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NEWS
February 28, 2013 | By Barbara Boyer, Inquirer Staff Writer
Patrick Giblin pleaded for "one final chance" when he wrote to a federal judge in 2009 asking for a reduction in his prison sentence, so that he simply "could do the right thing. " "I will not let the court down," the self-professed gambling addict penned to U.S. District Judge Robert B. Kugler, who had sentenced Giblin to 15 years in 2007 after Giblin admitted that he had romanced women to scam thousands of dollars. Two years later, Giblin wrote that he had been a model inmate, ready for release and to observe rules and curfews.
NEWS
February 28, 2013
An inmate has killed a guard at a federal prison in Northeastern Pennsylvania. Prison officials say that Monday night at the Canaan penitentiary in Waymart, about 20 miles northeast of Scranton, Correctional Officer Eric Williams was working in a housing unit when an inmate attacked him with a homemade weapon. Williams was rushed to a hospital and pronounced dead at 11:30 p.m. The Bureau of Prisons says Williams is the first federal corrections officer killed on the job in nearly five years.
NEWS
February 22, 2013
YORK, Pa. - Some inmates at York County Prison are falsely claiming to be Jewish so they can get kosher meals, causing a spike in food costs, officials said. Prison officials must honor valid religious conversions, said acting County Solicitor Donald Reihart. But that's not the case with many inmates, he said. Some prisoners game the system because they think kosher meals taste better than regular ones, Reihart said. Officials dispute any quality difference. Kosher meals are prepared outside the facility, while regular ones are made on site, a prison spokesman said.
NEWS
February 19, 2013
DID YOU KNOW that Philadelphia prison inmates collected unemployment benefits while sitting in their cells? They did: 1,162 of them got an average of $344 a week for, on average, 18 weeks. That's more than $7 million. And many of the 25,500 inmates in other county jails in Pennsylvania did the same. We're talking cash for cons - tens of millions of tax dollars paid by employers and employees fraudulently scammed by incarcerated crooks. Makes you want to get up every day, go to work and pay your taxes, right?
NEWS
January 29, 2013 | By Helen Ubinas, Daily News Columnist
PHILLY, LET'S TALK. There are a lot of conversations we should be having as a city, but aren't. Let's begin with a conversation about what happens when a guy gets out of jail. And let's start with a compelling movie about trying to make it in a world that doesn't welcome ex-cons. The film, "Pull of Gravity," follows several Philadelphia ex-cons. It was shot over a year in North Philly and features three men in different stages of re-entry: There's Andy, 44, in and out of prison for 25 years, and home for six after serving 10 years behind bars.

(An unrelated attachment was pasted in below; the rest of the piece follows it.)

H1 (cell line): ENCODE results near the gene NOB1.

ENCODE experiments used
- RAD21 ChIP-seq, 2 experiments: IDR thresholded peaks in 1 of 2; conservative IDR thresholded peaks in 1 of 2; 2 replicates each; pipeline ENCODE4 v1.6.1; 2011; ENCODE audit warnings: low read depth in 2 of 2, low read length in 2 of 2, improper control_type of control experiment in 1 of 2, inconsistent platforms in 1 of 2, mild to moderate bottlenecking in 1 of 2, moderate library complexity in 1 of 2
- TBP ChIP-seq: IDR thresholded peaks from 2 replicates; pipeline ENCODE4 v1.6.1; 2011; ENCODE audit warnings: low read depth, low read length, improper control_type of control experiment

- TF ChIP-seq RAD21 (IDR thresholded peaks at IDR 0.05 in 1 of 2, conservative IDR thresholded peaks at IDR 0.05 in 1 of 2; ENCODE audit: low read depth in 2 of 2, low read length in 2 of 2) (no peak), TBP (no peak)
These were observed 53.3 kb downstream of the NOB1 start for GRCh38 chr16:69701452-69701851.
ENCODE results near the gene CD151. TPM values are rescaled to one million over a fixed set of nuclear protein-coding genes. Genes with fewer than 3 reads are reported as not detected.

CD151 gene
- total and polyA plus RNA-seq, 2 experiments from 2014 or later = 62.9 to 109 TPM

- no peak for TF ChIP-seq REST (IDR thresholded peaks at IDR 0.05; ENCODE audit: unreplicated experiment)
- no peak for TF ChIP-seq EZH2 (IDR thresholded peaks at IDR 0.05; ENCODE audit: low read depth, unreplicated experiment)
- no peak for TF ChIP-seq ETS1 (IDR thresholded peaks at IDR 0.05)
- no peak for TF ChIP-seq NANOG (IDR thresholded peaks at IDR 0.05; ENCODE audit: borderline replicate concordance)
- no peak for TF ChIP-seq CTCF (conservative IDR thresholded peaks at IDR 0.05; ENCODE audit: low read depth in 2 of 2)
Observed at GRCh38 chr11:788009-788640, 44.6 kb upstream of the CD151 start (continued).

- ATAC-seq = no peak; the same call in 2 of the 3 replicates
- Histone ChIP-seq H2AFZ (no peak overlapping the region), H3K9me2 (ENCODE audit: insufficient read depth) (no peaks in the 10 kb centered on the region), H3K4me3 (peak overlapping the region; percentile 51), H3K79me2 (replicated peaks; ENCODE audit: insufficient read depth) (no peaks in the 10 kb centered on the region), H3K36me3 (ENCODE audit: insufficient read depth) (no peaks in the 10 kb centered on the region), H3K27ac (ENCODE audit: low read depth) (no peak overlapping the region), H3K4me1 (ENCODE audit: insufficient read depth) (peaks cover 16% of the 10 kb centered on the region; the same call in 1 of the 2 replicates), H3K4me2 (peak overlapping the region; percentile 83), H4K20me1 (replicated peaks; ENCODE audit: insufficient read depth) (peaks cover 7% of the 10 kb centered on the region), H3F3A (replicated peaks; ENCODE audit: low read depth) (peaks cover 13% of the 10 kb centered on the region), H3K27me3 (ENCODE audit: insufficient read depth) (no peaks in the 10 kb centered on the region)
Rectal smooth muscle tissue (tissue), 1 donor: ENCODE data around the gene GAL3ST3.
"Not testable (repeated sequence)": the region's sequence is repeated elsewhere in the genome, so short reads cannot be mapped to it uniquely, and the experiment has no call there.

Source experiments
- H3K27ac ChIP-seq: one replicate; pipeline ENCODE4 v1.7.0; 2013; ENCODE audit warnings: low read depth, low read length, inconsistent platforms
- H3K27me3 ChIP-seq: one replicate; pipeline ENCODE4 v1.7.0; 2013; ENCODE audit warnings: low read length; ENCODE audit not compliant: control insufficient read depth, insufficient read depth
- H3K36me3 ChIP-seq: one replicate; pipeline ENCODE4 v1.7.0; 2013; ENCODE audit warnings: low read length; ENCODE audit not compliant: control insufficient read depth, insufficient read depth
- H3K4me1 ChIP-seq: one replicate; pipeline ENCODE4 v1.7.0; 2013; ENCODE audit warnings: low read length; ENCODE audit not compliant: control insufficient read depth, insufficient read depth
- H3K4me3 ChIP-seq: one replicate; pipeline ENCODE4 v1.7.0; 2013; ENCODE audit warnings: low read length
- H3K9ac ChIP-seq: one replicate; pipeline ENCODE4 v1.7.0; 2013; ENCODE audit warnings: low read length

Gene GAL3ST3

NEWS
January 19, 2013 | By Stephen Ohlemacher, Associated Press
WASHINGTON - Tax fraud appears to be a popular pastime in the nation's prisons, but the Internal Revenue Service is catching on. The IRS detected more than 173,000 fraudulent tax returns from prison inmates last year, many of them using stolen identities and other false information in an attempt to get tax refunds. That's more than twice the number of fraudulent returns detected from inmates in 2010, according to a report Thursday by the Treasury Department's inspector general for tax administration.
NEWS
December 18, 2012 | By Andrew Welsh-Huggins, Associated Press
COLUMBUS, Ohio - The governor on Monday sidestepped a decision about whether a condemned inmate was too fat to be humanely executed by sparing the prisoner on the grounds that he had poor legal representation. Gov. John Kasich's decision to grant clemency to Ronald Post mirrored the recommendation of mercy by the state parole board, which said it didn't doubt Post's guilt but said there were too many problems with how he was represented 30 years ago. Post, who weighs 450 pounds, never raised the issue of his size with the board.
NEWS
November 25, 2012 | By Vicki Smith, Associated Press
MORGANTOWN, W. Va. - For people behind bars in six Appalachian states, they are one of the few forms of escape - hundreds of used books, wrapped in brown paper and stacked thigh-high under a table, just waiting to be shipped. Parenting and self-help books. History and law. Dictionaries, biographies, and fiction. Whatever the subject, volunteers with the Appalachian Prison Book Project believe they hold the power to unlock worlds. From a small room in a historic house next to the Morgantown Public Library, they meticulously organize requests, exchanging letters to find just the right read and get permission from prison administrators while simultaneously scrambling to raise money for shipping.
NEWS
November 24, 2012
YORK, Pa. - A carbon monoxide leak at a central Pennsylvania prison appears to have been caused by a problem with the heating, ventilation, and air-conditioning system that serves the affected housing unit. York County Prison in Springettsbury Township sent 49 female inmates to hospitals late Wednesday and early Thursday. County officials said in a statement that all 49 had been returned to prison by late Thursday afternoon. County Commissioner Doug Hoke said it was an "unfortunate situation" but "could have been a disaster.
NEWS
November 9, 2012 | Associated Press
COLUMBUS, OHIO - A doctor says the veins of an obese Ohio inmate condemned to die are inaccessible and questions whether he could be injected with lethal drugs. Ohio State medical center anesthesiologist Sergio Bergese said veins on inmate Ronald Post's forearms are inaccessible from scarring from a suicide attempt. Bergese also said in a Thursday court filing that he could not find veins in Post's hands, and said it's unlikely Post could be injected in his legs because of his weight.
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